High hopes for former Chesterville coffee factory

Resident of Chesterville, Ont., say they're thrilled that a former Nestlé coffee and chocolate plant could soon be reborn as a marijuana processing facility, bringing up to 300 jobs.

If approved, shuttered Nestlé plant will reopen as a marijuana processing facility

The plan is to reopen the old Nestlé plant in Chesterville, Ont., as a marijuana manufacturing facility. (Kimberley Molina/CBC)

Around 2,000 people live in Chesterville, Ont., a village about 60 kilometres southeast of Ottawa, and most of them can remember when the Nestlé chocolate and coffee factory shut its doors in 2006.

"It was devastating," said North Dundas Mayor Eric Duncan, whose township includes Chesterville.

"Hundreds of people were out of work [from the] only job they'd ever known. Generations of families relied on that factory."

Now Duncan says he's hearing a renewed optimism from residents following the announcement that the factory should once again become a major local employer.

Eric Duncan is Mayor of the Township of North Dundas, which includes Chesterville. (Kimberley Molina/CBC)

An agreement between IDP Group, the current owners of the the former plant, and an investment company that specializes in the cannabis business would lead to a full retrofit of the 373,000 square foot facility to produce marijuana.

If approved, IDP Group will run the plant processing operation while Vancouver financier Cannabis Wheaten will get a cut of the profits.

"It's a big step in the right direction," said Duncan.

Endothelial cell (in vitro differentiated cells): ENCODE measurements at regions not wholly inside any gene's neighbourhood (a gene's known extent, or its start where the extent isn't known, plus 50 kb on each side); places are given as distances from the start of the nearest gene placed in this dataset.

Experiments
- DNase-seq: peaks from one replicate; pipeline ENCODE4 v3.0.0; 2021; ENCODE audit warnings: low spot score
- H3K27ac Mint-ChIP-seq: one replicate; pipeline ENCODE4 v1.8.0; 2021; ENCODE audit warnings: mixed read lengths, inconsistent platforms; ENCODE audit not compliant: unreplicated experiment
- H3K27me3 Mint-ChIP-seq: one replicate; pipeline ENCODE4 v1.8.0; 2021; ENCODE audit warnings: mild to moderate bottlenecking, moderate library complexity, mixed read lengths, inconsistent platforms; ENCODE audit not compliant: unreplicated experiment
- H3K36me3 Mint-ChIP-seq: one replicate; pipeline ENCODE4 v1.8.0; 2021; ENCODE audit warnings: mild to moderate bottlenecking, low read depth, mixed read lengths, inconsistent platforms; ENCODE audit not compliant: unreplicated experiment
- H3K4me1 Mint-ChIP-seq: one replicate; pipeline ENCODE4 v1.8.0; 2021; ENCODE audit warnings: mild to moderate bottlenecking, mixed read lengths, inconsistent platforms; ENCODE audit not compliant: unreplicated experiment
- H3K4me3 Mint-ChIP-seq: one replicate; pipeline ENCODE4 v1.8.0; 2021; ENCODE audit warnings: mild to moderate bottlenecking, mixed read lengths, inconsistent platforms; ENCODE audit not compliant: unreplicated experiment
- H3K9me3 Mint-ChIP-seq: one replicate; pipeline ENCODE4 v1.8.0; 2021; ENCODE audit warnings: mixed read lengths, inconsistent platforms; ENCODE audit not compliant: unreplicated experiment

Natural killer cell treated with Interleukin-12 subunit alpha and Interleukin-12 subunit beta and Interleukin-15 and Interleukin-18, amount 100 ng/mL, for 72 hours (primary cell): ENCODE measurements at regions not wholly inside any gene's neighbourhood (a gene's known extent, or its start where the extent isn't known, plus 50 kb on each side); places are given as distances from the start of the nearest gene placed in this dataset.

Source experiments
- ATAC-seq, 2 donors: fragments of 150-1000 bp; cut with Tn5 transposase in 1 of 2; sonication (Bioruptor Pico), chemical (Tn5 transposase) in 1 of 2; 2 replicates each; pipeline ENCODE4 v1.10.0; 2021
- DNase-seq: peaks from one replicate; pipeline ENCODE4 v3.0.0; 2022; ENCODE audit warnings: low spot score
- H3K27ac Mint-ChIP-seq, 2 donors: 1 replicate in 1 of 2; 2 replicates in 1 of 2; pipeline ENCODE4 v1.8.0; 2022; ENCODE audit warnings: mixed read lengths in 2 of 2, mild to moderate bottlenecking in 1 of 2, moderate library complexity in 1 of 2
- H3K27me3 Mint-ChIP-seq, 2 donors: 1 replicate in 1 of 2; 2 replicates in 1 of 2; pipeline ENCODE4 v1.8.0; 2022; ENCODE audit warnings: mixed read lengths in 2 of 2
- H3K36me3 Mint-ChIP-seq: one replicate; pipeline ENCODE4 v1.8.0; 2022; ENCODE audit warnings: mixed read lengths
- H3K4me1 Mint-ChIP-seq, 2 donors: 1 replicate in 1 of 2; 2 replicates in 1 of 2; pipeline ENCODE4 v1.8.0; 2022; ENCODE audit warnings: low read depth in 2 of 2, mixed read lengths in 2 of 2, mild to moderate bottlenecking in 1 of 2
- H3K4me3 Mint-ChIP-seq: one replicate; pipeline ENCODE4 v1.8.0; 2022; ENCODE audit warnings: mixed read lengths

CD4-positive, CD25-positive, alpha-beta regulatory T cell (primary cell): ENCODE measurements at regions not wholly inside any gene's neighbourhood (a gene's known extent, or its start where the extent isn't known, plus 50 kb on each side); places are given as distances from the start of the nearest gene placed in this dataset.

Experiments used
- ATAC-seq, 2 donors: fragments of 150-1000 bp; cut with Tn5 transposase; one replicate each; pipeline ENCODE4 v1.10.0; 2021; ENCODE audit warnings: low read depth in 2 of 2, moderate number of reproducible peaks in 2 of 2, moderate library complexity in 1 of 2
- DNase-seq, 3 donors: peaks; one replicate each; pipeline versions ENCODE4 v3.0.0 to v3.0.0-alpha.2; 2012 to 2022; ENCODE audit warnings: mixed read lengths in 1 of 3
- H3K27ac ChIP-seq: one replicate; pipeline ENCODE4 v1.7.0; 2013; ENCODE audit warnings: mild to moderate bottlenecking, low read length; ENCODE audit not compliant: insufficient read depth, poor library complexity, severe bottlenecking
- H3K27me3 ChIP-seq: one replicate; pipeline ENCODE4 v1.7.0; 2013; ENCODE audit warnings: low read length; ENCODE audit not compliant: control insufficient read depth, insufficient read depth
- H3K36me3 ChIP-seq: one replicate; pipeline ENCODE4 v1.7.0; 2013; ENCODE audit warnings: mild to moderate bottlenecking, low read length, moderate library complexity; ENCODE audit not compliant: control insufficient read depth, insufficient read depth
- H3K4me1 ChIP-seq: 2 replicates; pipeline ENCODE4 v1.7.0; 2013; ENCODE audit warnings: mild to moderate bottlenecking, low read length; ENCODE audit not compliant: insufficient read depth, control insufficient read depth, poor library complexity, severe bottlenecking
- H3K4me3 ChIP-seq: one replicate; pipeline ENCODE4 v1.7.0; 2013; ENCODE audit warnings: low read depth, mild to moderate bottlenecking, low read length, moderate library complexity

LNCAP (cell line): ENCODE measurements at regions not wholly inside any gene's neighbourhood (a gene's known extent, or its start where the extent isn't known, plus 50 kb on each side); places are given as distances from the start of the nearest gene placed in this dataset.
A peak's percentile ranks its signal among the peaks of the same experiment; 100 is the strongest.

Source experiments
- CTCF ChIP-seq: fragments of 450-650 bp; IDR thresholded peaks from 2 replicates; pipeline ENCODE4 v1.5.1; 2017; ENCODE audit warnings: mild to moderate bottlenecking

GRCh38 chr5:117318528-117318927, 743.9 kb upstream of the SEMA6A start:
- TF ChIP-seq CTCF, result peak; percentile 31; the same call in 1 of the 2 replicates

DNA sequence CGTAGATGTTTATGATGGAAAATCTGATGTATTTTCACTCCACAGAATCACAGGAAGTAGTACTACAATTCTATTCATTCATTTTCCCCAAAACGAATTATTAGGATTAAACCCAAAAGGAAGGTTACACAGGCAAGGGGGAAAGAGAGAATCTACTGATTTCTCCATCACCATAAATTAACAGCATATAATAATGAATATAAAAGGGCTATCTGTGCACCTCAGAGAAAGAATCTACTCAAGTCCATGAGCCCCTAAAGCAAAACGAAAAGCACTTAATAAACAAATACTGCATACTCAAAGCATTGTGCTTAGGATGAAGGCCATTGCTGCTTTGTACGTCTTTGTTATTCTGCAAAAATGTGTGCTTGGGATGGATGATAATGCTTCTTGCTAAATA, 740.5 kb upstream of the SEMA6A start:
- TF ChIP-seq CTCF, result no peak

"A lot of work still has to be done, but I think a lot of people in the area are excited about it."

Hundreds of jobs

Duncan says more people working stable jobs would have a ripple effect throughout the area, as people spend more on real estate and local businesses. 

Hamed Asl, a partner at IDP Group said in two to three years as many as 300 full-time employees could be working there. 

He says the company was already installing and testing "indoor farming systems" in anticipation of the deal being finalized.

According the the agreement Cannabis Wheaten would inject an immediate $12 million dollar investment toward phase one of the redevelopment: 100,000 square feet of production space that can produce around 7.5 million grams of cannabis per year.

"Everything you have to ramp up a major operation is here," said Asl.

"You have a lot of height — when it comes to vertical farming that's really important — 40 acres of industrial land adjacent to the factory that's ready for development, and no shortage of power or water."

Asl said it was the "can-do" attitude of the Chesterville community leaders that initially drew the company to the area. 

"They were excited, they wanted to do it, there was a lot of support," he said. 

Nearby precedent

Long time Chesterville resident Ron Whittaker worked at the old Nestlé factory for 36 years until the plant closed

He says he has no intention of returning to work, but he's happy to hear there could be opportunities for others.

"It's jobs. That's great. Everybody need jobs!" said Whittaker.

"It's 200 jobs and everybody needs jobs," says former Nestlé plant employee Ron Whittaker, with his wife Sheila. (Kimberley Molina/CBC)

Chesterville has only to look west at the community of Smiths Falls to see how it could all play out. 

The city's main employer Hershey shut down its chocolate plant in 2009 but three years ago, it reopened as a medicinal marijuana facility.

With files from Kimberley Molina